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Neutrality: A Foundational Principle NOT a Policy of Convenience
By Neil Gonsalves | Discusses why post secondary institutions should focus on sustainable governance and avoid virtue signalling
“The neutrality of the university as an institution arises then not from a lack of courage nor out of indifference and insensitivity. It arises out of respect for free inquiry and the obligation to cherish a diversity of viewpoints.”
Lessons from History
I’m not sure why we don’t spend more time in primary, secondary, and post secondary schooling teaching and learning history. So often those stories are almost perfectly analogous to some contemporary issue we are dealing with and could offer a blueprint for potential strategies we might consider.
During the 1960s American society was contending with widespread escalating racial tension, a sexual revolution that sought to redefine traditional gender roles, and opposition protests against a perceived unjust war on the other side of the world. - Any of that sound familiar? If I merely took the date out would you be able to tell it apart from 2023?
Corporations, including colleges and universities have taken a beating in the media for positions they’ve expressed or refuse to express on current world events. Boards and senior leadership everywhere are spinning their wheels figuring out what kind of message they should be putting out. Afraid that any comment is likely to incite anger with one of the many groups affected by current events.
In a recent article by FIRE the organization urged colleges and universities to adopt a position of institutional neutrality; the article utilized the principles outlined in the Kalven Report, commissioned in 1967 by the then president of the University of Chicago. - Chaired by Harry Kalven, Jr. a leading First Amendment scholar, the committee produced a report containing recommendations on how the institution should approach “political and social action.”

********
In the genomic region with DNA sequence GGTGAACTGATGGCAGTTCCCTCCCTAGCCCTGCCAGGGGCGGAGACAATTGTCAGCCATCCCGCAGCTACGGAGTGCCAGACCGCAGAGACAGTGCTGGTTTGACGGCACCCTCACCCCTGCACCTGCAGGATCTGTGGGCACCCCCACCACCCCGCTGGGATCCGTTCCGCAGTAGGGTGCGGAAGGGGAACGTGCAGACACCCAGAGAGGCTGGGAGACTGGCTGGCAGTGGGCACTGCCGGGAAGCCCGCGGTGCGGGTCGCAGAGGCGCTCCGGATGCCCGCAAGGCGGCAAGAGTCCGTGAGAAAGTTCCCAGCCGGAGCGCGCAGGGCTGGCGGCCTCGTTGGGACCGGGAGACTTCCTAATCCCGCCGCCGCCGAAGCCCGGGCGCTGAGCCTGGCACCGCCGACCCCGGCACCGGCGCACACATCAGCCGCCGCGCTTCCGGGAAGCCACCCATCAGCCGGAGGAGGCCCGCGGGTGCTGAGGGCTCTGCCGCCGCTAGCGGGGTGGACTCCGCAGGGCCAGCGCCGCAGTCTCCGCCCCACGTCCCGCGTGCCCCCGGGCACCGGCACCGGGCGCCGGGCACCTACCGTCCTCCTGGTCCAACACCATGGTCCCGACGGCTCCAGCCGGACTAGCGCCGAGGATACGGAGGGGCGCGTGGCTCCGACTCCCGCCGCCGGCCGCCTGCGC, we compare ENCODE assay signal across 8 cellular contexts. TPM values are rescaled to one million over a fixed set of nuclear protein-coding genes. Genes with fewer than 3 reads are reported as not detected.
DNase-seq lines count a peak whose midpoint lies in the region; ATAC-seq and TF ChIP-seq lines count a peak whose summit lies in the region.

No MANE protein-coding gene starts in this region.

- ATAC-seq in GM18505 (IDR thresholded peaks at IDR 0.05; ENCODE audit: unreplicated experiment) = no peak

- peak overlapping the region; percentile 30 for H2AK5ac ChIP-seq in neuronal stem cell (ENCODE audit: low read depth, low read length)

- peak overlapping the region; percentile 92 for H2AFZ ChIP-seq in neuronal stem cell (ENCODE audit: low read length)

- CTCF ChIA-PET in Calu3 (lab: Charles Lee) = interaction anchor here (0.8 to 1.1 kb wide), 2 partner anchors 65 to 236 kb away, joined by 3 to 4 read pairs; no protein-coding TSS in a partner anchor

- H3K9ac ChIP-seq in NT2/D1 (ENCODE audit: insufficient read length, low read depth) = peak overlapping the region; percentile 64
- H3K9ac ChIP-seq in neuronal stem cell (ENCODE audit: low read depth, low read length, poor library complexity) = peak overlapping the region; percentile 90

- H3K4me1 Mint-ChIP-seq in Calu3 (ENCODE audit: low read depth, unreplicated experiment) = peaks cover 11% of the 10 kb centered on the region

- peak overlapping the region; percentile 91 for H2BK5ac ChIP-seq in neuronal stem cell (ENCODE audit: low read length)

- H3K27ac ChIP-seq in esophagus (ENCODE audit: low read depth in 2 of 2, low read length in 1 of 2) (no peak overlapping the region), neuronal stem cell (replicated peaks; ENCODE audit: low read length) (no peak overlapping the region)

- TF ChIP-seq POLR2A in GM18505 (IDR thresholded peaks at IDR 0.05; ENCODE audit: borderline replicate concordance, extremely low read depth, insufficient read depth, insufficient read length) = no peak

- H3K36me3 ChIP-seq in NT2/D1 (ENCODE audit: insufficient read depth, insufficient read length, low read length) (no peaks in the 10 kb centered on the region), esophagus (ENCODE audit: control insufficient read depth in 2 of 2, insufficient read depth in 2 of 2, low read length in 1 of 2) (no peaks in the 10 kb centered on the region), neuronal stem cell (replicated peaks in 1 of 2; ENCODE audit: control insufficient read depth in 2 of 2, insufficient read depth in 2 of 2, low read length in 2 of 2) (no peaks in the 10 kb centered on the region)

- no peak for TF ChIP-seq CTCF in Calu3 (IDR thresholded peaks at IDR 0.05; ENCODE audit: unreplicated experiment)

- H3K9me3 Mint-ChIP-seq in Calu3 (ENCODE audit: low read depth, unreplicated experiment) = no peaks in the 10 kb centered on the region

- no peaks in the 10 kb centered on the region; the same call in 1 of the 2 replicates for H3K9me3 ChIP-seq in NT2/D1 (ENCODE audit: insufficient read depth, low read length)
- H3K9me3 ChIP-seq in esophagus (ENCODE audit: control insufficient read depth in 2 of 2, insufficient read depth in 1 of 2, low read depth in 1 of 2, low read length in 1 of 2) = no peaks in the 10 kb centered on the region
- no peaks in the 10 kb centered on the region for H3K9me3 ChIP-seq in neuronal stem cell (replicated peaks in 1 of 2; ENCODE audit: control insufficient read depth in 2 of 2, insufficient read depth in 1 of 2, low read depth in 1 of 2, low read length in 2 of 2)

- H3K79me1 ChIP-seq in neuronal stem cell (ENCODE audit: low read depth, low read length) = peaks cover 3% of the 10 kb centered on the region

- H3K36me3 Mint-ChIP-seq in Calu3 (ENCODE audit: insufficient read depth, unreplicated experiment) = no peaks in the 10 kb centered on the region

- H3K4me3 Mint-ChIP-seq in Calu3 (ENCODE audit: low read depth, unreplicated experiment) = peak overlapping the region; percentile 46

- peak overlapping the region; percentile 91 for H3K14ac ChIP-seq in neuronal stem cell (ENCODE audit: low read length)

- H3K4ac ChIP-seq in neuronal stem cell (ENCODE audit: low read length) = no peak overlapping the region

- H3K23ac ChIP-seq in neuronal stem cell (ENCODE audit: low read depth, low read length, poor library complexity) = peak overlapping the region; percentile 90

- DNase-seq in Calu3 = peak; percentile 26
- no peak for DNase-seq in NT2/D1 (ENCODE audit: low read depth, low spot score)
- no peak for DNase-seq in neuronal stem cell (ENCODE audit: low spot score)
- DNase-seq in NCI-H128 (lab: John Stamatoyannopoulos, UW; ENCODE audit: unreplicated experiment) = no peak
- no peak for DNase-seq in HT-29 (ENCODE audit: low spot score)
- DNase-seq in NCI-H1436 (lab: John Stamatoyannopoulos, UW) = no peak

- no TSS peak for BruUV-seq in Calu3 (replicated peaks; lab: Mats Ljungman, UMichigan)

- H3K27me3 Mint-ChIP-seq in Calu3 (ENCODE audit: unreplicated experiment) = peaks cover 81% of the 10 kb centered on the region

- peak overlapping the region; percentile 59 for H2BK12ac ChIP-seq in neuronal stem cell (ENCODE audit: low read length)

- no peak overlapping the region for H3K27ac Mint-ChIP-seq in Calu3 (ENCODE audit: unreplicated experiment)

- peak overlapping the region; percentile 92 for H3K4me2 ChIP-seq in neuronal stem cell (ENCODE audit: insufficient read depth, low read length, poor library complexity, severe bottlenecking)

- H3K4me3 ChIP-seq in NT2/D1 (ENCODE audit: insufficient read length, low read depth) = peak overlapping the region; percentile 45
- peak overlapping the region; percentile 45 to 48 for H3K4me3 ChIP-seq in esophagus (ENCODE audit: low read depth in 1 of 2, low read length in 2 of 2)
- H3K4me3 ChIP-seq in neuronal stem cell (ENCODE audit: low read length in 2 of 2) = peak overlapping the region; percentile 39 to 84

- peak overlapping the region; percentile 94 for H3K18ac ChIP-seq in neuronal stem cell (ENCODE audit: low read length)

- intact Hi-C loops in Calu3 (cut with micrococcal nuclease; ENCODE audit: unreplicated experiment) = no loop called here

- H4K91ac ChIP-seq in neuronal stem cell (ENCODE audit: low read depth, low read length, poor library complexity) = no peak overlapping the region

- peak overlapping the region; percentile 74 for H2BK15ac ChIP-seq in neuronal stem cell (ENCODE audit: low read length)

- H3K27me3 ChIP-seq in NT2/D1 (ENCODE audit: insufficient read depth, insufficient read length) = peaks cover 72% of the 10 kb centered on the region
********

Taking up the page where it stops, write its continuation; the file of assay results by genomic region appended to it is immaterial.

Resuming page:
(You can read segment of the Kalven Report quoted throughout this post in block quotations)
“The mission of the university is the discovery, improvement, and dissemination of knowledge.”
The question leaders are grappling with surrounds what message they should be sending; I’d argue that is the wrong question in the first place, and one that sets everyone down a path that is highly problematic.
The reason that post secondary institutions are expected to take a stance on current geopolitical issues is because the sector has voluntarily engaged in social issues in the past. The drift towards virtue signalling and supporting the cause of the day has become almost common practice in North American corporations and on educational campuses.
It is however the root of the problem not a symptom of the operation. - The core business of an academic institution is to provide education, disseminate knowledge and prepare the workforce of the future. That purpose gets compromised when we drift outside our lane.
Binary thinking which dominates our contemporary discourse has taken up a disproportionate amount of air time lately. It inaccurately reflects only the polar ends of the ideological spectrum, while ignoring the vast space in the middle, occupied by everyday people. It also abhors complexity and in so doing takes a reductive approach to complex social issues.
“The instrument of dissent and criticism is the individual faculty member or the individual student. The university is the home and sponsor of critics; it is not itself the critic… To perform its mission in the society, a university must sustain an extraordinary environment of freedom of inquiry and maintain an independence from political fashions, passions, and pressures. A university, if it is to be true to its faith in intellectual inquiry, must embrace, be hospitable to, and encourage the widest diversity of views within its own community.”